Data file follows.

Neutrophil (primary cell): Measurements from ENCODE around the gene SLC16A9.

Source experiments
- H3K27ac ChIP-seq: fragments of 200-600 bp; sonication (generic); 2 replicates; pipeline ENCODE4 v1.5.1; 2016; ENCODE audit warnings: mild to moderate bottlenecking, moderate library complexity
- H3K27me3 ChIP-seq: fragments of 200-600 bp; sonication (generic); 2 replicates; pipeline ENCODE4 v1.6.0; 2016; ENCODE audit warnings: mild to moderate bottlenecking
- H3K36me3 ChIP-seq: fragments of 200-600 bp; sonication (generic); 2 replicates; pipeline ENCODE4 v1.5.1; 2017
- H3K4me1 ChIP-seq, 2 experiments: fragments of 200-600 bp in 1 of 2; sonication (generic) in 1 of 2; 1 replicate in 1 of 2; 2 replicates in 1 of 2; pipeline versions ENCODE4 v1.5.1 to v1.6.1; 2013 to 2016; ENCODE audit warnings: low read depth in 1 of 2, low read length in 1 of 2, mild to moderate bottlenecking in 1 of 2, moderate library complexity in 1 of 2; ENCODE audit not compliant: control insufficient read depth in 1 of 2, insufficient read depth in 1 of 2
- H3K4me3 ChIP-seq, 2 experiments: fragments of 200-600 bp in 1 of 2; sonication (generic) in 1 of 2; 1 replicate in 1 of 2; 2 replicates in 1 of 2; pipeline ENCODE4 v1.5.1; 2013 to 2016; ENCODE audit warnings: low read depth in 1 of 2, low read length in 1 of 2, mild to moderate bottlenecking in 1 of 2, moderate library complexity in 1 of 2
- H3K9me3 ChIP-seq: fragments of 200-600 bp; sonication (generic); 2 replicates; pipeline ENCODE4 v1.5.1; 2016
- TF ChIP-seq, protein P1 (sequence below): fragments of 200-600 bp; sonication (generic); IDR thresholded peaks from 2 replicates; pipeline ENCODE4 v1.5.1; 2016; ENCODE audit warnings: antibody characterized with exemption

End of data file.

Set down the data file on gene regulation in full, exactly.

Neutrophil (primary cell): Measurements from ENCODE around the gene SLC16A9.

Source experiments
- H3K27ac ChIP-seq: fragments of 200-600 bp; sonication (generic); 2 replicates; pipeline ENCODE4 v1.5.1; 2016; ENCODE audit warnings: mild to moderate bottlenecking, moderate library complexity
- H3K27me3 ChIP-seq: fragments of 200-600 bp; sonication (generic); 2 replicates; pipeline ENCODE4 v1.6.0; 2016; ENCODE audit warnings: mild to moderate bottlenecking
- H3K36me3 ChIP-seq: fragments of 200-600 bp; sonication (generic); 2 replicates; pipeline ENCODE4 v1.5.1; 2017
- H3K4me1 ChIP-seq, 2 experiments: fragments of 200-600 bp in 1 of 2; sonication (generic) in 1 of 2; 1 replicate in 1 of 2; 2 replicates in 1 of 2; pipeline versions ENCODE4 v1.5.1 to v1.6.1; 2013 to 2016; ENCODE audit warnings: low read depth in 1 of 2, low read length in 1 of 2, mild to moderate bottlenecking in 1 of 2, moderate library complexity in 1 of 2; ENCODE audit not compliant: control insufficient read depth in 1 of 2, insufficient read depth in 1 of 2
- H3K4me3 ChIP-seq, 2 experiments: fragments of 200-600 bp in 1 of 2; sonication (generic) in 1 of 2; 1 replicate in 1 of 2; 2 replicates in 1 of 2; pipeline ENCODE4 v1.5.1; 2013 to 2016; ENCODE audit warnings: low read depth in 1 of 2, low read length in 1 of 2, mild to moderate bottlenecking in 1 of 2, moderate library complexity in 1 of 2
- H3K9me3 ChIP-seq: fragments of 200-600 bp; sonication (generic); 2 replicates; pipeline ENCODE4 v1.5.1; 2016
- TF ChIP-seq, protein P1 (sequence below): fragments of 200-600 bp; sonication (generic); IDR thresholded peaks from 2 replicates; pipeline ENCODE4 v1.5.1; 2016; ENCODE audit warnings: antibody characterized with exemption